The focus right now is all on the physical, but now's the time to start the psychological work of becoming a mother. That means asking yourself some questions: How do I feel about becoming a mother? Am I excited? Scared? Nervous about how I'll balance work, relationship and baby? All of the above? Whatever comes up for you, explore the answers. Remember that whatever you feel is normal, and worth reflecting on.

If you find yourself worrying, re-frame your worry as an opportunity to listen to your intuition and make appropriate changes. Re-frame fear as excitement about the future, even though you don't know exactly how things will unfold. Worries are a signal to us that we need to pay attention to something; pushing them away just raises your stress level. If you find yourself worrying about how to make a decision (Keep working outside the home? Breast or bottle? Home or hospital birth?) go back to your basic values and make your decisions from the clarity of what priorities matter most to you. Talk with your friends, your partner, even a counselor, if you find yourself worrying excessively, or just to work through your emerging feelings and concerns. Don't forget to reassure yourself by reviewing your many blessings and reminding yourself that things have a way of working out.

5. Commit to De-Stressing.

Hundreds of reliable studies show that everything you feel, your baby feels. Major stress in pregnant women is linked to some serious effects you just don't want in your baby, like more irritability, lower IQ, and attention/concentration problems. What about minor stress? Temporary, short-term stressors are fine; your baby is resilient. But if you are juggling chronic stress, such as a demanding job, that definitely affects your baby. Does that mean you have to quit your job? Not necessarily. Remember that stress is not what happens to us, it is how we respond to what happens to us. A regular mindfulness practice will definitely reduce the negative biological impact that your getting stressed out has on your baby. So will regular exercise. And maybe there is a way you can relate differently to your work?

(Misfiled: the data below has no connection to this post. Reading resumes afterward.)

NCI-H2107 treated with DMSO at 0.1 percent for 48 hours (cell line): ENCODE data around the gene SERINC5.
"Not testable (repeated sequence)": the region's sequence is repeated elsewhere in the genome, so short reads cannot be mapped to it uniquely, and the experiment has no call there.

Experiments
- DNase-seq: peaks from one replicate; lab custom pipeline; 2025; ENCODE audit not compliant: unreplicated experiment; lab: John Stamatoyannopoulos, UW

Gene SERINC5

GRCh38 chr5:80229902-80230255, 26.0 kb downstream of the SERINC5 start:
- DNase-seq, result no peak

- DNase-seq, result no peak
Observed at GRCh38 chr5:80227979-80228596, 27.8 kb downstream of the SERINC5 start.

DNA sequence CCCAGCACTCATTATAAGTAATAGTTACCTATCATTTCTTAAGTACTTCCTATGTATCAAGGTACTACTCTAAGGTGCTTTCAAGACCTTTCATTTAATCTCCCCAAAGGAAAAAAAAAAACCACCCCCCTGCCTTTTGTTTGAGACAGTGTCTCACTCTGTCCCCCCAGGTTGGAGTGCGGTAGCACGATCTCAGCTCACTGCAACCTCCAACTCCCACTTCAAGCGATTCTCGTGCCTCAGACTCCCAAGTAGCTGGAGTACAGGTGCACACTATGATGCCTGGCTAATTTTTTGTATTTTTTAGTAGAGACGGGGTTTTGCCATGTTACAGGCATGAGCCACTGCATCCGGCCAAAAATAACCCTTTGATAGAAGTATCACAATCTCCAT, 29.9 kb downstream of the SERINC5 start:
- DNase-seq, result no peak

6. Start connecting with your baby.

Your baby can't hear you quite yet, but many people think there is soul communication between mother and child that begins at conception. You don't have to believe that to begin connecting emotionally with your baby, though. Now is the perfect time to begin what will be one of the most important relationships of your life, by consciously embracing and nurturing your baby, emotionally and physically. Talk, sing, wonder aloud, visualize your happy, healthy baby as he or she grows inside you, is easily birthed, and flourishes through each stage of childhood. Make promises to love, protect, nurture, and accept your child for exactly who he or she turns out to be. And make promises to yourself, too, that you will never stop being there for your own self as you become a mother. After all, you can only give your baby what you have inside.